As an Anglican, I’m used to having a yearly schedule for Sunday readings. I was excited and fairly terrified to be given the opportunity to choose the readings today, but I took it as an excuse to sit with a story that has always had a hold on me. I love the Mary and Martha story for reasons I’ve always struggled to put my finger on.
It’s certainly not because I’m a Mary-like contemplative. I worship over at Christ Church in Oliver. The priest there, Sue, is an absolute force of nature. She and I are very, very similar people–we are high energy extroverts who cram our days with as many coffees, committees, events, and service opportunities as humanly possible, even while we both raise three year olds. It’s probably not a coincidence that we also share a tendency to over-commit, get frustrated, and burn out.
A while back, I introduced Sue to the phrase “you can’t pour from an empty cup”. Yeah! She said. Love it! We are giving people, so we need to make sure we’re also feeding ourselves. We have to put our own oxygen masks on first. Awesome! We’ve solved it!
So we went on through our busy weeks, but now I was more intentional about adding even more things into the schedule–hobby time, extra socializing, things to fill my cup. And lo and behold, I ended up just as bedraggled and exhausted as before.
I went to another wise friend and said, what’s wrong? I’m doing self care like I’m supposed to, I’m taking time for all these enjoyable things, but whenever something unexpected gets added to my plate, I panic.
And that’s when I heard my second ‘cup’ metaphor. My friend held up her travel mug. “This container is everything you’re carrying around. And it’s full waaaaaaay up to here. Of course you’re anxious. When something new gets added, there’s no room. It goes PLIP! Straight back out. You need less in your container.”
I’m sure I’m not the only person in the room who struggles with busy-ness and balance.In addition to being an Anglican, I’m also, and perhaps even MORE distressingly, a Millennial. I’m sure many of you saw the articles that circulated a few months back about Millennial burnout–a condition caused by a lack of work-life balance, a constant influx of information, and heightened expectations about productivity and success. I don’t think this problem is limited to my generation, and I’m glad we’re talking about it. But the solutions offered–spa days, mindfulness apps, fancy planner systems–seems to always come with a price tag. To me, they feel more like good advertisements than good advice, and certainly nothing near good news. Too often, we are offered ways to shop our way out of the symptoms instead of a way to address the root issue. How do we approach this as Christians? How do we decide what to fill our cup with?
The Mary and Martha story suggests that we don’t find a solution by doing more things or even necessarily by doing different things, but by grounding ourselves deeply in our relationship with Jesus, and letting God fill our cup.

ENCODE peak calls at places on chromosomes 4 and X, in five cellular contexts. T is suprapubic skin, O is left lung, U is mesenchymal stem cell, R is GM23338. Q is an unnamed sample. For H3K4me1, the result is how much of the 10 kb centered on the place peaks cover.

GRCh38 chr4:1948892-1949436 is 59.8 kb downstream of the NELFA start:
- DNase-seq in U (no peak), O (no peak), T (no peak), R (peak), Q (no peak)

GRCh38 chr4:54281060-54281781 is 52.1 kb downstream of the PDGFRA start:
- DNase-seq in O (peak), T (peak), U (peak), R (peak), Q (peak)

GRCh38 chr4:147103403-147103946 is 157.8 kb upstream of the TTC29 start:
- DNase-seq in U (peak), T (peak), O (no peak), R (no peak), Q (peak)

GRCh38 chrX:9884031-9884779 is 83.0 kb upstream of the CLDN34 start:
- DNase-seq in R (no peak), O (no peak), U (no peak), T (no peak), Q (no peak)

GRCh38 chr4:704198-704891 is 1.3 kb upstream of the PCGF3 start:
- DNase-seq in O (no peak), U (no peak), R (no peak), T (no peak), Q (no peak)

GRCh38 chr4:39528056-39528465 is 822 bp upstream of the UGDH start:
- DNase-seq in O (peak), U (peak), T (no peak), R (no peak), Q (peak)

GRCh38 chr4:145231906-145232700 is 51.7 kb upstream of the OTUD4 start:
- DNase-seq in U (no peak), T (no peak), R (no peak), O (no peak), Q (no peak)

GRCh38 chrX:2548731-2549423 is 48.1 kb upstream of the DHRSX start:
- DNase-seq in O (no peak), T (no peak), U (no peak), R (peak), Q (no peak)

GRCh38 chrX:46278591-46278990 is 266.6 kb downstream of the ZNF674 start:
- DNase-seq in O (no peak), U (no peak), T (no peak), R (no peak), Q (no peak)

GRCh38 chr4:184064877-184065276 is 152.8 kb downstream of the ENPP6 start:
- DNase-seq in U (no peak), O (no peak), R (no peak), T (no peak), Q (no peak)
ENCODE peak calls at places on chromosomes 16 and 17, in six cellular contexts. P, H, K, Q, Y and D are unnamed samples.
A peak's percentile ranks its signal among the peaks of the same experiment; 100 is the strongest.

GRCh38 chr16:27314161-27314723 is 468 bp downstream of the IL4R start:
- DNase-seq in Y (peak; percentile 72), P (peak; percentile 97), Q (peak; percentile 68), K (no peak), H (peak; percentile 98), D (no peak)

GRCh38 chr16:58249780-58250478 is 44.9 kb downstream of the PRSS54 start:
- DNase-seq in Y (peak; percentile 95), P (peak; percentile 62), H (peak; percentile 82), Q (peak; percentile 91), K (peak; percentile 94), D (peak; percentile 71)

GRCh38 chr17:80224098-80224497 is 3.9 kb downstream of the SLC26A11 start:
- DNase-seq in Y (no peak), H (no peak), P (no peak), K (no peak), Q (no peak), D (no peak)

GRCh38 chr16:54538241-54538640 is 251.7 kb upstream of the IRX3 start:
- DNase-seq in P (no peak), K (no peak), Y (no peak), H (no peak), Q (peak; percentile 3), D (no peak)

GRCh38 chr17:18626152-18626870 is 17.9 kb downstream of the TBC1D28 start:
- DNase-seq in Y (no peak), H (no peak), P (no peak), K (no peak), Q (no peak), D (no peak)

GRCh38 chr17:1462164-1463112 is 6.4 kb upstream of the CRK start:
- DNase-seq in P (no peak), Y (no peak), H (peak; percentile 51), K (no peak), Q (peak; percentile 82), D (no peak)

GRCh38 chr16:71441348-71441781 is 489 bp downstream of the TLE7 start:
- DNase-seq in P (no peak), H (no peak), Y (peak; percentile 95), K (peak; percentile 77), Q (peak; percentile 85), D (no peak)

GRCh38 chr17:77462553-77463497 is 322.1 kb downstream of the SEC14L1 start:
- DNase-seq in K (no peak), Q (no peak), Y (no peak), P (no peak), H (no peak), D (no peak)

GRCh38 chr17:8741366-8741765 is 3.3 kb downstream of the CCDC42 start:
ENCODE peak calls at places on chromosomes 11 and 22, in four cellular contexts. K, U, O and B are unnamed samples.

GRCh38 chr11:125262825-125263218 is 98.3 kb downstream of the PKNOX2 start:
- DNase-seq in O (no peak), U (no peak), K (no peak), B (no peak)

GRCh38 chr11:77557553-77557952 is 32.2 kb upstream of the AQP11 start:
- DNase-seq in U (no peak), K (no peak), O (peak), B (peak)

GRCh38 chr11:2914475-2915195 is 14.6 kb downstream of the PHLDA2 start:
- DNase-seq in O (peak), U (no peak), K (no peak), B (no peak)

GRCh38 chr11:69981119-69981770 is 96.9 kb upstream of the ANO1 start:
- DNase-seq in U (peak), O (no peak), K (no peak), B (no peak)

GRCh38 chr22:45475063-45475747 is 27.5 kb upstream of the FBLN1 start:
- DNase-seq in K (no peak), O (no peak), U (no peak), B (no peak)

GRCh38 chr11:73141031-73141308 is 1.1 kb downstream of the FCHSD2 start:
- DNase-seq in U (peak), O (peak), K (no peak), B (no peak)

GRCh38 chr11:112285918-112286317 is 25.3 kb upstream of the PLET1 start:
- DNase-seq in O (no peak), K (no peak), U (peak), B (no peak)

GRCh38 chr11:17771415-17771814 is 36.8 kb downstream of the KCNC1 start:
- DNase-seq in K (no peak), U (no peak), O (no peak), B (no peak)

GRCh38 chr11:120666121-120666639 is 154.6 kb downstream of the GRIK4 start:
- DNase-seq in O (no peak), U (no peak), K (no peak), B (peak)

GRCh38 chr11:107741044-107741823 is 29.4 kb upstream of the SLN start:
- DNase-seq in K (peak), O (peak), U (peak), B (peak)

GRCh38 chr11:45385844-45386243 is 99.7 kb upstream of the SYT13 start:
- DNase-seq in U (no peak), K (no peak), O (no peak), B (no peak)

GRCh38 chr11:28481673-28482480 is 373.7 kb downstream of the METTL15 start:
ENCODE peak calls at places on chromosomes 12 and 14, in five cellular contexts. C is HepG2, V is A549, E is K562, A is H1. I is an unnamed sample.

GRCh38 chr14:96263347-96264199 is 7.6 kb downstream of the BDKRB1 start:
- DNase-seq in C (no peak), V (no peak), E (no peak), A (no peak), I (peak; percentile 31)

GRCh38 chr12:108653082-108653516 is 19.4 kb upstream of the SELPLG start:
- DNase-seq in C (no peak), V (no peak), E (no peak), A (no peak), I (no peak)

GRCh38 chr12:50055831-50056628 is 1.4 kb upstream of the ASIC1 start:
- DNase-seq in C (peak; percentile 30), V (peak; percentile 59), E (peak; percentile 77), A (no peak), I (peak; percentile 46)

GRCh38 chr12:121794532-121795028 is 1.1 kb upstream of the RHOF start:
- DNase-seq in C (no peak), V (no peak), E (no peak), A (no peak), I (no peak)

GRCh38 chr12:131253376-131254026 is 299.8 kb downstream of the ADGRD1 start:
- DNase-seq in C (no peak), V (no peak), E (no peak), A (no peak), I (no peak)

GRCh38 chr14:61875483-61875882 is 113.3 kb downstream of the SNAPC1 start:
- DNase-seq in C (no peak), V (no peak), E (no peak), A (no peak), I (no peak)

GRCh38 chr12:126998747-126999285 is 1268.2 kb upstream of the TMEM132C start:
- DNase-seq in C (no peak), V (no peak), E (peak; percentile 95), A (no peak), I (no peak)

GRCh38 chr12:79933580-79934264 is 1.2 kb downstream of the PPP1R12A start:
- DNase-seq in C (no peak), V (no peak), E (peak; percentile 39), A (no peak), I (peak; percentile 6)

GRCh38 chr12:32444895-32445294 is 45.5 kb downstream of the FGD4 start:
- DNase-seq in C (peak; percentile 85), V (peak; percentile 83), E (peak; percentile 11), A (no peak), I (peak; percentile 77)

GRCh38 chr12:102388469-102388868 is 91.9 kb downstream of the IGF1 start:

The Mary and Martha story can be read as a competition between two sisters where one picks the right thing and one does not. Oftentimes, when we hear this story, the whole audience–and especially the women–feel like they have to slot themselves in to either the Mary or the Martha role. The Marys walk away feeling righteous and the Marthas, feeling a bit defensive about how hard they work. Let’s leave that competitive frame to the side. These are two dear friends of Jesus, and he respects them both. We are seeing one snapshot of their journeys with God. Martha must have spent some time learning about what Jesus’ message was if she was such a close friend. And if Martha is expecting Mary to pull some weight, that tells me that the work Martha is doing is something that Mary also did. I’m sure she got up off the floor–at least sometimes!–and put her belief in Jesus in to concrete action. Jesus is calling all of us through this story into a deeper commitment to him, not trying to split us into two sides of an argument.
One of the reasons I’m so sure that we Marthas in the room don’t have to beat ourselves up is that Jesus cares about good food. Jesus cares about being a good host. Look at how much time he spends eating with people! He makes wine for the wedding. He gathers followers around dinner tables. When he appears to his disciples after the resurrection, he uses some of the precious, precious, limited time he has with them to offer them some fish for breakfast. Jesus knows that what Martha does has value. Her work matters.
But Jesus is also crystal clear that what Mary is doing comes first. This passage often gets interpreted as speaking to the need to balance the active and contemplative expressions of our faith. It’s true that we need both, but I think there’s something else going on here. Listen to Jesus’ words. Jesus isn’t talking about balance here. He’s talking about birthright. Mary has chosen the good thing, the better part and it will not be taken away from her. This has echoes of Romans chapter 8 for me: neither death, nor life, norangels, nor principalities, nor powers, nor things present, nor things to come, Nor height, nor depth, nor any other creature, shall be able to separate us from the love of God, which is in Christ Jesus our Lord. All of us, whether we identify with Mary or Martha or Thomas or Peter need to ground ourselves in God’s love. Kristin Swanson puts this perfectly in her sermon on this passage: You do not have to choose between Martha and Mary. You only have to choose Jesus.